hort.net Seasonal photo, (c) 2006 Christopher P. Lindsey, All Rights Reserved: do not copy
articles | gallery of plants | blog | tech blog | plant profiles | patents | mailing lists | top stories | links | shorturl service | tom clothier's archive0
Gallery of Plants
Tech Blog
Plant Profiles
Mailing Lists
    Search ALL lists
    Search help
    Subscription info
Top Stories
sHORTurl service
Tom Clothier's Archive
 Top Stories
New Trillium species discovered

Disease could hit Britain's trees hard

Ten of the best snowdrop cultivars

Plant protein database helps identify plant gene functions

Dendroclimatologists record history through trees

Potato beetle could be thwarted through gene manipulation

Hawaii expands coffee farm quarantine

Study explains flower petal loss

RSS story archive

Re: Garden Vision/ J. dibia

Yes, I have to be careful about suggesting ideas and adding caveats about my
full plate.  He asked me last year about ideas for a smallish area that was
very difficult to maintain.  I had suggested a rockgarden about 3-4 yrs ago,
but he grumbled "they won't take care of the gardens they have, I'm not
going to create another one".  But times change, so I mentioned it again,
but I was fearful of having to be responisble for it.  He liked it this time
and we have 4 MGs who are going to work on it.  I actually wish I could have
worked on it, but I don't have the time, so I'm glad they have people who
are interested.
neIN, Z5
----- Original Message ----- 
From: "Donna" <gossiper@sbcglobal.net>
To: <gardenchat@hort.net>
Sent: Sunday, March 20, 2005 8:35 AM
Subject: RE: [CHAT] Garden Vision/ J. dibia

> Well I am sure that is why HortEd has you in charge of doing this.... you
> are more organized in thoughts and planning.
> I wouldn't suggest too much, cause then you will have to be in charge of
> whole darn thing! I can see it coming :)
> Donna
> >
> > Yes, I understand about their designs, and Ricky doesn't intrude much,
> > just
> > occasionally, especially because of these losses.  I think though, that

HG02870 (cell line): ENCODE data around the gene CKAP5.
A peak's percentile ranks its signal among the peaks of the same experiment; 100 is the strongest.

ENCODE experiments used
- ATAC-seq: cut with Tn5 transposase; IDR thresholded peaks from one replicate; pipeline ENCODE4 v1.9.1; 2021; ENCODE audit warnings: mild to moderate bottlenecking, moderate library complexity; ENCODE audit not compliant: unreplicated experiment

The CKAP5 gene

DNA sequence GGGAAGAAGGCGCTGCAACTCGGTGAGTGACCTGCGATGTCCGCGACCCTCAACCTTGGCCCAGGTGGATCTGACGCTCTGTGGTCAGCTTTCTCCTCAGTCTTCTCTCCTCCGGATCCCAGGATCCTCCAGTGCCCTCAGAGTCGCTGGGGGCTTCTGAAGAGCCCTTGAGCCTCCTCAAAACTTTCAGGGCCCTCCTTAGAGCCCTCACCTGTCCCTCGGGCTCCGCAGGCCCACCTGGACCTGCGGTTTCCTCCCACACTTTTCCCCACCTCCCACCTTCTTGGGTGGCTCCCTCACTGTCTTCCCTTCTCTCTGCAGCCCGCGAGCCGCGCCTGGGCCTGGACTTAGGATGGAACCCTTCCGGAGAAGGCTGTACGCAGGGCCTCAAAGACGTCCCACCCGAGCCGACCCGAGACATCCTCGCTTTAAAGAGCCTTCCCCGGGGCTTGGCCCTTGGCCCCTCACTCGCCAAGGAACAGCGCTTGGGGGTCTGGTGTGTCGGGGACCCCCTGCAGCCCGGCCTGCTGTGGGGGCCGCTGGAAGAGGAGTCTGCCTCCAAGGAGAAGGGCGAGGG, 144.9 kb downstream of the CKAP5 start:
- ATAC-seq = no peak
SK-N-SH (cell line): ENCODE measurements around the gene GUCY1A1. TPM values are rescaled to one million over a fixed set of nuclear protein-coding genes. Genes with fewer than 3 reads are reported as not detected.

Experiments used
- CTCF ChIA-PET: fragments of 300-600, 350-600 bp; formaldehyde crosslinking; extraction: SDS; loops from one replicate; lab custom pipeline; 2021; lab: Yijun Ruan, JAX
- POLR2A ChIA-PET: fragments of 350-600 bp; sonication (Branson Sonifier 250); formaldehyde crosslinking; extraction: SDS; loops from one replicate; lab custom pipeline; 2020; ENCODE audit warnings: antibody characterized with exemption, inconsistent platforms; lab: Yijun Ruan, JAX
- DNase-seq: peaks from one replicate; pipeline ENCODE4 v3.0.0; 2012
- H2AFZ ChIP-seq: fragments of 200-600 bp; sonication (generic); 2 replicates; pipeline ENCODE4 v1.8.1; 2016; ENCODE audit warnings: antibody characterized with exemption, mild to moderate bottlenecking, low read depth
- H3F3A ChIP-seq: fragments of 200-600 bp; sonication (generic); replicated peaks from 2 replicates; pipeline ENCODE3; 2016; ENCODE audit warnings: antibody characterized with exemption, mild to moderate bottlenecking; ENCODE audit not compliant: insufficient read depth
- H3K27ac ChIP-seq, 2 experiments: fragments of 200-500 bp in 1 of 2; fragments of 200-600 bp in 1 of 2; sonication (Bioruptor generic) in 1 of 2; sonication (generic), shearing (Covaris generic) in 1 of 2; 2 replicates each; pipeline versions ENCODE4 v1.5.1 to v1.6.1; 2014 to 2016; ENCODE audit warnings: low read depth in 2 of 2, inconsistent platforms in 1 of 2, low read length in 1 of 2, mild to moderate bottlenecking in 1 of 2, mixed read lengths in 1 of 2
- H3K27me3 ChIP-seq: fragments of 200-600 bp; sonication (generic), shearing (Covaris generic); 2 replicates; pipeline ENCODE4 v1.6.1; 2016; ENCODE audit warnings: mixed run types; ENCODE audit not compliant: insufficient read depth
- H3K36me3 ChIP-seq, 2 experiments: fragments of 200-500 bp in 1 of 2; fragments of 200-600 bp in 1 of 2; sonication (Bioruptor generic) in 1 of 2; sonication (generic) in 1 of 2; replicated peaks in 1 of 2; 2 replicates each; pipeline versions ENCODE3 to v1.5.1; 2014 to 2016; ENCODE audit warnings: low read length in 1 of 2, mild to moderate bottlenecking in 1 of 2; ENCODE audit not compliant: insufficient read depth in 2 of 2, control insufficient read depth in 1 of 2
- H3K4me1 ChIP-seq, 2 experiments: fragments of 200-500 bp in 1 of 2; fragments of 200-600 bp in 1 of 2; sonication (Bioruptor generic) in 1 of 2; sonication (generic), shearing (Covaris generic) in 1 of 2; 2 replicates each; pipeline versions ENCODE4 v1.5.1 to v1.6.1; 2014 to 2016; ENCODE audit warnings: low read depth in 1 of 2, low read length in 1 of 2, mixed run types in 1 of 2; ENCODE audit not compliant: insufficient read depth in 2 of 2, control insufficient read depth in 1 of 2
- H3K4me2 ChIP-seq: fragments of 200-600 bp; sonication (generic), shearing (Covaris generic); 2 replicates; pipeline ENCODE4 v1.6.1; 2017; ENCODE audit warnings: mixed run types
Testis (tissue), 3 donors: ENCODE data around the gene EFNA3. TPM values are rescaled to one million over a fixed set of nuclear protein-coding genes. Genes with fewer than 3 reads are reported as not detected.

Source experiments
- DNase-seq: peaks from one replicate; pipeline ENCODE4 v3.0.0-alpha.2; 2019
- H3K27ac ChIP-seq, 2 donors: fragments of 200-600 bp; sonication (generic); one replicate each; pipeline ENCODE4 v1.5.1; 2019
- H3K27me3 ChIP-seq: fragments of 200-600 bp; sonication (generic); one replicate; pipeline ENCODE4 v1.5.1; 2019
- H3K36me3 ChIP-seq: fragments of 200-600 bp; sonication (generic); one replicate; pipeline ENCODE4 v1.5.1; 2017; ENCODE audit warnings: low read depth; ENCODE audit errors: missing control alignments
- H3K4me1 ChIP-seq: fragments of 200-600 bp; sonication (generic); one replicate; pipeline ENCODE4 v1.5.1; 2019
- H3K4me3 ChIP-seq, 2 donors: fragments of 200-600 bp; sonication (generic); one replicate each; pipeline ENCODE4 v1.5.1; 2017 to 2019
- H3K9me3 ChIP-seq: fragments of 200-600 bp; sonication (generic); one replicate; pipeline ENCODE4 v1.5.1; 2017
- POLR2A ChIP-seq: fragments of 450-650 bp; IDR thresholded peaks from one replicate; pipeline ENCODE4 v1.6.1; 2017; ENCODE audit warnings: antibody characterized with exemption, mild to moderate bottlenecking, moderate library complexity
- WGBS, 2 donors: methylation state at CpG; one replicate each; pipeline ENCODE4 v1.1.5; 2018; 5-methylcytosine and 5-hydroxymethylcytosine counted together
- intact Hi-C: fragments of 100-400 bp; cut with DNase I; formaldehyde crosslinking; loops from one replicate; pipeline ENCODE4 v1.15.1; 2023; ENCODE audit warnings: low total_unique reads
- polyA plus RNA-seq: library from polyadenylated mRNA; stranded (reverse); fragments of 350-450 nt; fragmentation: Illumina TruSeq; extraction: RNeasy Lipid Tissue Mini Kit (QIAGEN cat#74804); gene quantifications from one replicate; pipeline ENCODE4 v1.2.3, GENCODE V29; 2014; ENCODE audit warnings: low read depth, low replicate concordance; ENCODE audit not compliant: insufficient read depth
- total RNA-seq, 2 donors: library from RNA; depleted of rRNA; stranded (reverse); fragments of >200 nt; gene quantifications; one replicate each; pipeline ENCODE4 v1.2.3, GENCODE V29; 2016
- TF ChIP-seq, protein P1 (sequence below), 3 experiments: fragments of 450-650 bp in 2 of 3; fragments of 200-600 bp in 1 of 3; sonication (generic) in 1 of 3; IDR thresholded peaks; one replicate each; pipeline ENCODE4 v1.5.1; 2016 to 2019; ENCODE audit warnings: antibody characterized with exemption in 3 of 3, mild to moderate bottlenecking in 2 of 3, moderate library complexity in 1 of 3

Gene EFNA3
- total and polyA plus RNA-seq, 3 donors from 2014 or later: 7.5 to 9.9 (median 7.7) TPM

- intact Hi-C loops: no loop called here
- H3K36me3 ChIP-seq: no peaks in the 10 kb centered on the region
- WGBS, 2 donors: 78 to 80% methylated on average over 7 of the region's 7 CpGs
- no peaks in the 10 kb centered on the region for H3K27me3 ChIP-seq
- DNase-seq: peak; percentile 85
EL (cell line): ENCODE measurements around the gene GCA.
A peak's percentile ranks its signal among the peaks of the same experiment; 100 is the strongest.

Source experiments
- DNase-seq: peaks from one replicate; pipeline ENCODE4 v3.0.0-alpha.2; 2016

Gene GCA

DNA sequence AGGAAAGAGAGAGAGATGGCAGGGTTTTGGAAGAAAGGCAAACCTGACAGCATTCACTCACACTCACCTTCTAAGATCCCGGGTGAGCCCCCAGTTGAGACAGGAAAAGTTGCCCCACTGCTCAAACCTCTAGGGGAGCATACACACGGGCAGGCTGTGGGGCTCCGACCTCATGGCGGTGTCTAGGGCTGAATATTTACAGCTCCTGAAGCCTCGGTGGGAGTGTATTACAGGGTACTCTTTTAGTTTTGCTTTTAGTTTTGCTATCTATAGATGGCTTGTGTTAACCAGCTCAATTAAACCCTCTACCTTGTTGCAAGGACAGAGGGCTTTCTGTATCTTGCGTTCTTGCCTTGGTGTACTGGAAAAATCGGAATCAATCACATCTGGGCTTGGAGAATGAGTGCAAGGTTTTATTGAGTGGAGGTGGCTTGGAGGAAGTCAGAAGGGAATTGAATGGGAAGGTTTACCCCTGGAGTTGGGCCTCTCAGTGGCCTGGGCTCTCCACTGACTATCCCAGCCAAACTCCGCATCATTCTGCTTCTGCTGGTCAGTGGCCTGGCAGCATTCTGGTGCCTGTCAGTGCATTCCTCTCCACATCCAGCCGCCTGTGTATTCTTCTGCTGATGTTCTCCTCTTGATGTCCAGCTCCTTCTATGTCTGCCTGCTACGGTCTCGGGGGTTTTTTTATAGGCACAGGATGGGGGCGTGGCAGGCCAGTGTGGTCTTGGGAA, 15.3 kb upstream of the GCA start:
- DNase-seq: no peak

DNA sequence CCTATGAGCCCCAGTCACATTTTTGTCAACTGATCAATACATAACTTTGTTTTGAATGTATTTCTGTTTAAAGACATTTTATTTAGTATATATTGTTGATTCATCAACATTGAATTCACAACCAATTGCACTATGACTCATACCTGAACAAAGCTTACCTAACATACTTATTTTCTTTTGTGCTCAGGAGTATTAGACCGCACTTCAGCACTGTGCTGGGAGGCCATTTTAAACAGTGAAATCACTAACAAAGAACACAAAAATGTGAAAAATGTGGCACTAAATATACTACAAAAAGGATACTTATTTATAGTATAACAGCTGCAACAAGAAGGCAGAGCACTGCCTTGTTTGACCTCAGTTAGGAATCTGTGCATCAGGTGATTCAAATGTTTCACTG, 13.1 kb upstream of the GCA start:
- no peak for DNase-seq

> > chaffing with the Woodland and the Everlastings &Cutting gardens has
> > to
> > do with the fact that their designs don't match the theme, IMO.  A
> > garden that for the most part grows bedding plants?  That eschews
> > everlastings?  A woodland garden that dislikes ephemerals?
> >
> > Another thing I have trouble with is the cutting garden spending $50-60
> > low growing border dahlias.  Not so much because they are too short to
> > in arrangements (I've gotten used to that even if I don't like it), but
> > because they refuse to dig them in the fall.  what a waste.  Also, when
> > they
> > change their minds from year to year, they don't attempt to salvage the
> > discarded plants for us to sell.  We spent about $40 for a lovely
> > rose and a species Clematis for their arch last year, and now they want
> > something else for it.  Last year's rose and clem seem to have
> > disappeared.
> >
> > Going back to Andrea's comment, I do get to give input, though it has to
> > be
> > done gently.  I coaxed one group into a nice white soapwort instead of
> > Snow in Summer they wanted that 2 other gardens had.  And Ricky
> > likes my ideas for grounds plants or tells me what he wants generally
> > then I get to select cultivars.  And I also have slightly more control
> > over
> > what we grow in the nursery than the rest of the group.
> >
> > Kitty
> ---------------------------------------------------------------------
> To sign-off this list, send email to majordomo@hort.net with the

To sign-off this list, send email to majordomo@hort.net with the

Other Mailing lists | Author Index | Date Index | Subject Index | Thread Index

 © 1995-2017 Mallorn Computing, Inc.All Rights Reserved.
Our Privacy Statement